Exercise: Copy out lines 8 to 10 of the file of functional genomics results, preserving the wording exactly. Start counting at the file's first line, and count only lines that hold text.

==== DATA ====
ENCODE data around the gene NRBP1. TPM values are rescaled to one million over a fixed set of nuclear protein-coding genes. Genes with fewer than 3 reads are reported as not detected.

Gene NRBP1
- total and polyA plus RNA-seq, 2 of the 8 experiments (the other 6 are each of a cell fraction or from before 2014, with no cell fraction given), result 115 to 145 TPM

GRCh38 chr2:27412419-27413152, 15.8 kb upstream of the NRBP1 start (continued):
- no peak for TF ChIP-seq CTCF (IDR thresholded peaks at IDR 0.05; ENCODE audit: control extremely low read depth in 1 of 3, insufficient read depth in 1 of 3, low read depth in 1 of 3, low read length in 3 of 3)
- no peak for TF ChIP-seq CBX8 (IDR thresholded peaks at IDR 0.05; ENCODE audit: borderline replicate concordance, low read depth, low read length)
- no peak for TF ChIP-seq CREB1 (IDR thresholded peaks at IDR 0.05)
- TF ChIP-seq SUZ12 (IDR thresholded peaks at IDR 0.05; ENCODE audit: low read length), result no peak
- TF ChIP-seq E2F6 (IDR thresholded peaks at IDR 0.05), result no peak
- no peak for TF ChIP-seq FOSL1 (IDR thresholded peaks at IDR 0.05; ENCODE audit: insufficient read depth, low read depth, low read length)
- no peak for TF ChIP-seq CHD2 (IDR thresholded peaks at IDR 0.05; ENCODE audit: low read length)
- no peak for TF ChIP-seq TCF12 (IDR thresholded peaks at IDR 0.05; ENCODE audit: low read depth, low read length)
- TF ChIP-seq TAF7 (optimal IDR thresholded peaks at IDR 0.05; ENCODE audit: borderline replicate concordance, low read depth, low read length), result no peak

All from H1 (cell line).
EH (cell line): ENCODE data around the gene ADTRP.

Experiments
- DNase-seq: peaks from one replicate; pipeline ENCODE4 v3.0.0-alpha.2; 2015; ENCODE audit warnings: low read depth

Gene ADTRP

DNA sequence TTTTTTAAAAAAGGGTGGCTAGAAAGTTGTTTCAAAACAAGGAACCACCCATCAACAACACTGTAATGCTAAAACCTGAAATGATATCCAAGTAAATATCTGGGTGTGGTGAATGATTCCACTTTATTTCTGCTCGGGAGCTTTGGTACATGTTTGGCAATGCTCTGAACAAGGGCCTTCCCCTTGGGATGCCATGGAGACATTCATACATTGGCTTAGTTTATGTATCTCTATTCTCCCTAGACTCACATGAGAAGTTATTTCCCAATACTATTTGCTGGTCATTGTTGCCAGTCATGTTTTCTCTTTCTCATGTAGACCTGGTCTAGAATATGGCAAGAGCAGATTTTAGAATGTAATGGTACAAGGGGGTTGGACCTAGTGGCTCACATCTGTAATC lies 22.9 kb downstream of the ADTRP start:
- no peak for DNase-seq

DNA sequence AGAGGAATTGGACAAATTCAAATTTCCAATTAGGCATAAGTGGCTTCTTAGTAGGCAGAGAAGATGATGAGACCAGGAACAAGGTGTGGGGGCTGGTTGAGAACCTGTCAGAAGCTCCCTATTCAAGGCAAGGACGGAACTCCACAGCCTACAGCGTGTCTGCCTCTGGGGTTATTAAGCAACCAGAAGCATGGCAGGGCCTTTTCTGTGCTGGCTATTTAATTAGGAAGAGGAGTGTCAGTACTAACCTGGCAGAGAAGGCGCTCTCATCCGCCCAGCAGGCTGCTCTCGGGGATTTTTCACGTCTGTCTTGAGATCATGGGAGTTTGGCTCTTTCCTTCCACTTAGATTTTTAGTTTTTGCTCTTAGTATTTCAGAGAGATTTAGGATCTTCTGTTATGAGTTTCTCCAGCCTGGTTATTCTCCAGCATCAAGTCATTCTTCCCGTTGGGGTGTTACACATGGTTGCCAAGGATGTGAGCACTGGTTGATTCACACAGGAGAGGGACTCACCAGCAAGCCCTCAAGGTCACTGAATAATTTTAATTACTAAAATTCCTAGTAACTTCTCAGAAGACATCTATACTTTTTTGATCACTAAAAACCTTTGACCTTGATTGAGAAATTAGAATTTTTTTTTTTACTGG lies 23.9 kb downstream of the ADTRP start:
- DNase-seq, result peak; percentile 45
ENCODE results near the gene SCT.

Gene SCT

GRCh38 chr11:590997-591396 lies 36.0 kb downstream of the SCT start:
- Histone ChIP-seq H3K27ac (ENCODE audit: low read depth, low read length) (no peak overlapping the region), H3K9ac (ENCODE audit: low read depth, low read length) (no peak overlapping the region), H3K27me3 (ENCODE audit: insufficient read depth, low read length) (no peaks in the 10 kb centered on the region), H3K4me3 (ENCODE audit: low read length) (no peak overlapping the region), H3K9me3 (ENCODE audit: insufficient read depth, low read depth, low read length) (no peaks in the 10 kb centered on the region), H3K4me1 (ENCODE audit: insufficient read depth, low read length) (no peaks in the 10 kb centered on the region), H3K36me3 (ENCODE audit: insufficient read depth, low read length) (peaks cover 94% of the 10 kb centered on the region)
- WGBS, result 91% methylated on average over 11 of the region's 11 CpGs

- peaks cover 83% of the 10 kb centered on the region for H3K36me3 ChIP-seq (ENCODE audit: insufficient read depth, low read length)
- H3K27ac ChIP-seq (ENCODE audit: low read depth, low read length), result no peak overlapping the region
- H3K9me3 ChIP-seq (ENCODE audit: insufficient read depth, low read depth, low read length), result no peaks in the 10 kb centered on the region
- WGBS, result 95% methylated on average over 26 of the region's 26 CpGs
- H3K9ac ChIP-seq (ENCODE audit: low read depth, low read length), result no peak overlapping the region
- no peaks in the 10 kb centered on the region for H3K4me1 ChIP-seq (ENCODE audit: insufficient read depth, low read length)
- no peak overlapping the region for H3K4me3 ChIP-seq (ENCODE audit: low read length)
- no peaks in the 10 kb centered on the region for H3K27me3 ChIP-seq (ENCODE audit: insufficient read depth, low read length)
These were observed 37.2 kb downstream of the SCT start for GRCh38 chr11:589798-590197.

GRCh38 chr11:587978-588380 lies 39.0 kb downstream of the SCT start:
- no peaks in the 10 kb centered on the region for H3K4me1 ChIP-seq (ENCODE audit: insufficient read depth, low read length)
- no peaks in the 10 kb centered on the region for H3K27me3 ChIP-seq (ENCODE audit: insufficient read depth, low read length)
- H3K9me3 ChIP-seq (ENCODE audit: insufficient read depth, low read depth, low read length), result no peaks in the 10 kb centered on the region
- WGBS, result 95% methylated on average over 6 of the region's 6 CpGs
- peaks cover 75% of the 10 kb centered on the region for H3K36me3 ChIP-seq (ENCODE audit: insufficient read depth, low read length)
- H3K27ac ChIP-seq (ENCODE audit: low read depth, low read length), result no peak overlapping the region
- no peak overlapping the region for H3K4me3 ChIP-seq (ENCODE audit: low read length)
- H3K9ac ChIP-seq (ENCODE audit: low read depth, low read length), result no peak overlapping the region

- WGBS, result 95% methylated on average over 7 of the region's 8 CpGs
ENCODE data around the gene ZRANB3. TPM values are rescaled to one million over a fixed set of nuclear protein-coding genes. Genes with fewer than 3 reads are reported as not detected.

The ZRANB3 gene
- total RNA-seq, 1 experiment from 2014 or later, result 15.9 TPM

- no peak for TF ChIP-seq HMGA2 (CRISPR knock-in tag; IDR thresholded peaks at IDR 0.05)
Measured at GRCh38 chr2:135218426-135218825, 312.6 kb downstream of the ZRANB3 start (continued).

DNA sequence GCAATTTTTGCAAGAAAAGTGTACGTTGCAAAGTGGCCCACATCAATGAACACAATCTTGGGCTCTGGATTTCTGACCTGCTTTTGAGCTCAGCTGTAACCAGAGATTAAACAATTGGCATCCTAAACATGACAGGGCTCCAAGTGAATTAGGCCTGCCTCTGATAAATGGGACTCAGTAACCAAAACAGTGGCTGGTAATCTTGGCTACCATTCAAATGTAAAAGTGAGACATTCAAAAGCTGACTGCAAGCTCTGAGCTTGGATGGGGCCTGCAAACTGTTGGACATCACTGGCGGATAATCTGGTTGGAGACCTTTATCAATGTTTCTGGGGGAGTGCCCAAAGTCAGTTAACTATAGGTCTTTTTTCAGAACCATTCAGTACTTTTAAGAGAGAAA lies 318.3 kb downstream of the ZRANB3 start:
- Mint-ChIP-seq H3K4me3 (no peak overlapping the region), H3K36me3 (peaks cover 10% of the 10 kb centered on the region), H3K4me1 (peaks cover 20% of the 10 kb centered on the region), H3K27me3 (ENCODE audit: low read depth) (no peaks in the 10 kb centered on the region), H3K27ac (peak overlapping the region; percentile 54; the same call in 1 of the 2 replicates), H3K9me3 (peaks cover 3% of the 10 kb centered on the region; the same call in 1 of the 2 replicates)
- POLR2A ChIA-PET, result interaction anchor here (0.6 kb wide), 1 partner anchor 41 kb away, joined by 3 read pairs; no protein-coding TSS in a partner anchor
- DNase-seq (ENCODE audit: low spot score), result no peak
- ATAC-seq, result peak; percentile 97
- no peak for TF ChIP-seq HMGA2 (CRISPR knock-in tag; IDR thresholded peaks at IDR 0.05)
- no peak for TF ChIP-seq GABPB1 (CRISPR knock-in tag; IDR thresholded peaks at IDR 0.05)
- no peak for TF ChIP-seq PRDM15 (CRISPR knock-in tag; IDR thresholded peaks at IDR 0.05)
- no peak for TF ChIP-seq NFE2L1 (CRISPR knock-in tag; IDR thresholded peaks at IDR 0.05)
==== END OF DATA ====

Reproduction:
- TF ChIP-seq SUZ12 (IDR thresholded peaks at IDR 0.05; ENCODE audit: low read length), result no peak
- TF ChIP-seq E2F6 (IDR thresholded peaks at IDR 0.05), result no peak
- no peak for TF ChIP-seq FOSL1 (IDR thresholded peaks at IDR 0.05; ENCODE audit: insufficient read depth, low read depth, low read length)